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North Shore Oahu


Tips: 

North Shore waves are extremely dangerous and drownings are common. Be sure to follow all lifeguard warnings and instructions.

Lock your cars when parking in the North Shore and make sure not to leave any valuables visible - car theft can be a problem.

Oahu North Shore at a glance

The North Shore is located on the northern coastline on the island of Oahu. A relaxing escape from the chaos of Honolulu and Waikiki, it's quaint shops and slow pace of life make it a great place relax and soak up some sun.

Oahu's North Shore is also the most famous surf spot in the world. The main action happens during the winter months, when waves swell up to 50 feet high and the best surfers from around the world come to take part in Hawaii's biggest surf competitions.

Surfer, North Shore Oahu, Hawaii

The Reef Hawaiian Pro, the Billabong Pipeline Masters, and the O'neil World Cup are the three men's tournaments that make up the Triple Crown of Surfing and take place along the North Shore in December. The Women's Triple Crown is held on the beaches of Maui.

While only the strongest swimmers and surfers should enter the North Shore waters during winter, the breaks are relatively short and seeing someone catch a monster wave from the safety of the beach can be enjoyed by everyone.

North Shore waves are much more tame during other parts of the year and the beaches are a great place to relax and get away from the hustle and bustle of Waikiki.

Orientation

The North Shore refers to the area around the northern coast of Oahu, between Kahuku and Kaene Point. Haleiwa is the biggest town on the North Shore and has banks, supermarkets, bars, and restaurants. Kahuku is renowned for its shrimp farms and stands selling garlic butter and spicy Thai shrimp line the streets. Other popular foods along the North Shore are shave ice and homemade ice cream.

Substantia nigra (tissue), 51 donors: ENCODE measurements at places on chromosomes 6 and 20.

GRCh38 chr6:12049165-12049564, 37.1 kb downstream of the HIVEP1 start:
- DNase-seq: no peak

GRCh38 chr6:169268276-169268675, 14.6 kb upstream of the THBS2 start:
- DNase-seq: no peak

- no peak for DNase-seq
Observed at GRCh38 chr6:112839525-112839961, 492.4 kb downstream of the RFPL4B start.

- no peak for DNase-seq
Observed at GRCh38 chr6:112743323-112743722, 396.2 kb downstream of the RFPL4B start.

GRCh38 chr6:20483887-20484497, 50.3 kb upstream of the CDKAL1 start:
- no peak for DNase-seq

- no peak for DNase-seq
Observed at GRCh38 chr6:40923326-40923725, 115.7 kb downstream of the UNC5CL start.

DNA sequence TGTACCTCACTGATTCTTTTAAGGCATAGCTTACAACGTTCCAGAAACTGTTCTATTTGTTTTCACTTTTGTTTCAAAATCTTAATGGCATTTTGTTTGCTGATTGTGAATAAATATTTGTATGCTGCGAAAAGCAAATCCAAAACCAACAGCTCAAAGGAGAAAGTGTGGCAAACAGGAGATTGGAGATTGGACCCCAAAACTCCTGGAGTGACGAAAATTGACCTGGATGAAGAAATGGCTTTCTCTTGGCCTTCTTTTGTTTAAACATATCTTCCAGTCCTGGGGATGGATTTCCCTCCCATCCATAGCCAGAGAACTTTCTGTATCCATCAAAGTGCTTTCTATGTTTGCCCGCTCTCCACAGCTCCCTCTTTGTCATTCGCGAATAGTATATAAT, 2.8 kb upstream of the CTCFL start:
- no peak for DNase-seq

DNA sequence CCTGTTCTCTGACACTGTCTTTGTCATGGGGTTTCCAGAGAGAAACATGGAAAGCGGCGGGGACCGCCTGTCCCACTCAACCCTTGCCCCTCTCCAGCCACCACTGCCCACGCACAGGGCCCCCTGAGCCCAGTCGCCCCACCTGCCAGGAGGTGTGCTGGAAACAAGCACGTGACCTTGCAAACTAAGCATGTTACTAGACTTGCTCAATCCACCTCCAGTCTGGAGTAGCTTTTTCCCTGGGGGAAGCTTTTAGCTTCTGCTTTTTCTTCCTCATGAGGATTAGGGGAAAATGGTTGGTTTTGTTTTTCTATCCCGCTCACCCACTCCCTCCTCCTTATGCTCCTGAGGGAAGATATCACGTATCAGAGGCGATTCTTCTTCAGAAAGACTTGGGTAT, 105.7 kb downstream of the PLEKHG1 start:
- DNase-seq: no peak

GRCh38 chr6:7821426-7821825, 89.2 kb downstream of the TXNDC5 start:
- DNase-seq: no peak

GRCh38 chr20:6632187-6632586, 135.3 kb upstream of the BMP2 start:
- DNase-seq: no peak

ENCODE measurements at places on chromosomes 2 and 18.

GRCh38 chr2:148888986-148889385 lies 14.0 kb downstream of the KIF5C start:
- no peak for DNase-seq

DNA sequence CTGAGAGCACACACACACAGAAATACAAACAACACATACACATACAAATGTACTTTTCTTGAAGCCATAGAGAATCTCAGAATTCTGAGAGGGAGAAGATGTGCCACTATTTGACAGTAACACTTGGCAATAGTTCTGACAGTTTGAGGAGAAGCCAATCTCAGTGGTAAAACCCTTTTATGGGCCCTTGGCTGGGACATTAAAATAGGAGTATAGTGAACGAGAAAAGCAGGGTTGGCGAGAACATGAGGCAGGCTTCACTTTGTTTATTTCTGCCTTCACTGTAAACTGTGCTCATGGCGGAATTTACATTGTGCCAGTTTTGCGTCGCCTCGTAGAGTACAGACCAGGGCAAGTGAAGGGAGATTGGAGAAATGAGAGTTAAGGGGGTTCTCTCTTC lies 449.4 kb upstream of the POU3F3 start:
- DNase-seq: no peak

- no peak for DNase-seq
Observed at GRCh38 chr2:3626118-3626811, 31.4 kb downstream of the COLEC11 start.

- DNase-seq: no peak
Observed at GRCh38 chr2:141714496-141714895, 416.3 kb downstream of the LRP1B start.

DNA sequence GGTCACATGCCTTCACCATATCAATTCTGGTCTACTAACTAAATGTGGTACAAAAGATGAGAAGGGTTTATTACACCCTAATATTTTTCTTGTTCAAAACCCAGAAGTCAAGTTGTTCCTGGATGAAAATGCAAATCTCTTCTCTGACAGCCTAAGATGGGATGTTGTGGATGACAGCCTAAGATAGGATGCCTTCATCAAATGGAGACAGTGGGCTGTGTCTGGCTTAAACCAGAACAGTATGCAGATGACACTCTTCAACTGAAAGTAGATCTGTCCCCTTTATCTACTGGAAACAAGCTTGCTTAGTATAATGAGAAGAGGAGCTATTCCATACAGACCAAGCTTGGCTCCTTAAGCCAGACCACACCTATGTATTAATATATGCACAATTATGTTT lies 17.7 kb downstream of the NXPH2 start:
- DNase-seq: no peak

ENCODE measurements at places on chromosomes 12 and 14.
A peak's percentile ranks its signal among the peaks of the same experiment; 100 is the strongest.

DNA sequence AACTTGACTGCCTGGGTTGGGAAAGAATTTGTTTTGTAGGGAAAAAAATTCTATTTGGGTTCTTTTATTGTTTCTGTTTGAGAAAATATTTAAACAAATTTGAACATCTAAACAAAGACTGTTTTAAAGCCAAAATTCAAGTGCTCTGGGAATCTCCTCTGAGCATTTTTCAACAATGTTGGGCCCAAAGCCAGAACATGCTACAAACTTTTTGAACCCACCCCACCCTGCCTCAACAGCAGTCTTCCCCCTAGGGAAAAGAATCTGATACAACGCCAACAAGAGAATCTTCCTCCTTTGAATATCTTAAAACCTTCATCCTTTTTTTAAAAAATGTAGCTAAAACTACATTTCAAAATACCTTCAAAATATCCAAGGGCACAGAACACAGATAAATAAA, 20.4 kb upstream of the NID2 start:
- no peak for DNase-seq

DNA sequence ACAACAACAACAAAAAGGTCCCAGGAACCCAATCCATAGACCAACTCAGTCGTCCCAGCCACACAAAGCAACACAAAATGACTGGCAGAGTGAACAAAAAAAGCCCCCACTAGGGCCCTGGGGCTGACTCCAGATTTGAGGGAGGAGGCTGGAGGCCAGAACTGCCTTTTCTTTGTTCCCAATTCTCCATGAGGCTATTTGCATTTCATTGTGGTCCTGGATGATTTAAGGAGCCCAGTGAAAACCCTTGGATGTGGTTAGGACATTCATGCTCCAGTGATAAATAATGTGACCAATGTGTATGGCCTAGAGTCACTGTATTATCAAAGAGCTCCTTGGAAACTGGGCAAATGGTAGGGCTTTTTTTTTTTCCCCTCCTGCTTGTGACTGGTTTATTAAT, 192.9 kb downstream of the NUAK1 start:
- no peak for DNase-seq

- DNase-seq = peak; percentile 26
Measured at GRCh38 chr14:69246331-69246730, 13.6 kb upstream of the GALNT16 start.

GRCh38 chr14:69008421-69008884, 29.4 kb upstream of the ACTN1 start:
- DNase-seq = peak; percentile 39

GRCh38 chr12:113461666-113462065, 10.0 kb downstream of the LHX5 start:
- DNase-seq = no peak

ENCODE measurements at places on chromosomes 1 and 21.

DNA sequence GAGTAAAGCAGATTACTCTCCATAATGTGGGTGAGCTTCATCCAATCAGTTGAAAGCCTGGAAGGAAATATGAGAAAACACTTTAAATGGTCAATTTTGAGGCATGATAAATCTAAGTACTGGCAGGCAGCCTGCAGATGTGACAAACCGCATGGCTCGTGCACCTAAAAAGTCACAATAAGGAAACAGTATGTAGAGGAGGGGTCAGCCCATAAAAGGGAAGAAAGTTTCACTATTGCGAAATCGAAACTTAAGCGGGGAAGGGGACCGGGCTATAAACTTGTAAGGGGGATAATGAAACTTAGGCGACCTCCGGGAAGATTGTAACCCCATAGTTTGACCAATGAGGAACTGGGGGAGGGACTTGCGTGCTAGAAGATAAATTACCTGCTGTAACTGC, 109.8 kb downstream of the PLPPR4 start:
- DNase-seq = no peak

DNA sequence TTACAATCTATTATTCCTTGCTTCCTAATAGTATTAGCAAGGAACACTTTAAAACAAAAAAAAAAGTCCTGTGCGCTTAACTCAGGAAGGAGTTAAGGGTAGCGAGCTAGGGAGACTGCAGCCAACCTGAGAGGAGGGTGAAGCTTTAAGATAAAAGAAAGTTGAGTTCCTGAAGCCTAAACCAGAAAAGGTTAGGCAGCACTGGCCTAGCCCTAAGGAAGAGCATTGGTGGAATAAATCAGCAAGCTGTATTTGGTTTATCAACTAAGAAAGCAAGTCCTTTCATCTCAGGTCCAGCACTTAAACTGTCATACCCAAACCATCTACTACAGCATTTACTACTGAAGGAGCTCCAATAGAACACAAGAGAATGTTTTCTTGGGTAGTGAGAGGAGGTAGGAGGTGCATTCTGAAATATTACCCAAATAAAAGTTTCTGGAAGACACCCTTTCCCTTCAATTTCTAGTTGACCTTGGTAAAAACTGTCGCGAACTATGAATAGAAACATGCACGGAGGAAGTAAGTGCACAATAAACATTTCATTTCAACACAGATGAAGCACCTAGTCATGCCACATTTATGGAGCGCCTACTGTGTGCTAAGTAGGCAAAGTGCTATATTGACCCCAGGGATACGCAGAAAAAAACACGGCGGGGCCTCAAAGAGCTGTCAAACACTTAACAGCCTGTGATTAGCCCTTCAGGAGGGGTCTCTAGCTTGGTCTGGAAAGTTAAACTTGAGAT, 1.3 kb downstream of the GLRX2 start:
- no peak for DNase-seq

How to get to the North Shore from Honolulu

You can get to the North Shore from Waikiki and Honolulu by car and bus. Going by bus takes about 3 hours and requires transfers, while driving takes about 75 minutes.

Driving to the North Shore

There are two routes you can take to get to the North Shore from Honolulu. One goes through the center of the island and passes through pineapple and coffee plantations, while the other follows along the eastern shore and offers spectacular views of the mountain coast. They both take about 75 minutes and alternating routes going there and coming back is recommended.

Driving directions to the North Shore via H-1

Follow signs to H-1 and head west. Take H-1 west to State Highway 78/H-201. Continue on 78/H-201 towards Aloha Stadium until it reconnects with H-1. Get back on H-1 west and get off at exit 8A for H-2 north. H-2 north will turn into Kamehameha Highway (Highway 99) and take you all the way to Haleiwa.

Driving directions to the North Shore via east coast

Follow signs to H-1 and head west. Take H-1 west and get off at exit for Likelike Highway/highway 63. After going through the Wilson Tunnel towards to Kaneohe, get off at the Kahekili Highway (highway 83) exit. Follow Kahekili Highway (highway 83) north until it turns into Kamehameha Highway (highway 83), which takes you up along the east coast all the way to Haleiwa.

Staying Safe

Only the strongest surfers and swimmers should even think about entering the North Shore waters during the winter. Make sure to follow any instructions or warnings from lifeguards and locals. Don't become a statistic.

While the North Shore makes for a great getaway, petty crime can be a problem and visitors should exercise common sense when parking. Be sure to lock the doors don't leave leave valuables in the car, especially wallets, cameras, and computers.

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